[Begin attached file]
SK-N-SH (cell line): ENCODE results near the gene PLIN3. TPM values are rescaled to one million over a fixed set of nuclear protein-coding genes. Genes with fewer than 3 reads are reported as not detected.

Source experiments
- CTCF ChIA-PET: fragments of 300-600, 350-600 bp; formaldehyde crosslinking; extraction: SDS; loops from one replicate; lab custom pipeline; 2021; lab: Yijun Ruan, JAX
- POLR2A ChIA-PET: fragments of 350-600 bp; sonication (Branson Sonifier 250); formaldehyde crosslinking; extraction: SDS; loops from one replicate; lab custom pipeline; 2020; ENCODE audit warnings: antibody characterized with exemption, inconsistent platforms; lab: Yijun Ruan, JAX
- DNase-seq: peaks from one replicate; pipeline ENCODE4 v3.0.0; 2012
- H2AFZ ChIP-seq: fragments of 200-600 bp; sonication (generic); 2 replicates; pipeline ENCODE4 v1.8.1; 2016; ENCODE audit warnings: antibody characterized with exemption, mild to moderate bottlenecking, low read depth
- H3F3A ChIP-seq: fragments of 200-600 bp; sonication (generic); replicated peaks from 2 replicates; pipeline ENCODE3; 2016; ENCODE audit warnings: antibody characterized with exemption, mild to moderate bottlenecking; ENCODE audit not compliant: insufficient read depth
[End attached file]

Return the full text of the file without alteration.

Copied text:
SK-N-SH (cell line): ENCODE results near the gene PLIN3. TPM values are rescaled to one million over a fixed set of nuclear protein-coding genes. Genes with fewer than 3 reads are reported as not detected.

Source experiments
- CTCF ChIA-PET: fragments of 300-600, 350-600 bp; formaldehyde crosslinking; extraction: SDS; loops from one replicate; lab custom pipeline; 2021; lab: Yijun Ruan, JAX
- POLR2A ChIA-PET: fragments of 350-600 bp; sonication (Branson Sonifier 250); formaldehyde crosslinking; extraction: SDS; loops from one replicate; lab custom pipeline; 2020; ENCODE audit warnings: antibody characterized with exemption, inconsistent platforms; lab: Yijun Ruan, JAX
- DNase-seq: peaks from one replicate; pipeline ENCODE4 v3.0.0; 2012
- H2AFZ ChIP-seq: fragments of 200-600 bp; sonication (generic); 2 replicates; pipeline ENCODE4 v1.8.1; 2016; ENCODE audit warnings: antibody characterized with exemption, mild to moderate bottlenecking, low read depth
- H3F3A ChIP-seq: fragments of 200-600 bp; sonication (generic); replicated peaks from 2 replicates; pipeline ENCODE3; 2016; ENCODE audit warnings: antibody characterized with exemption, mild to moderate bottlenecking; ENCODE audit not compliant: insufficient read depth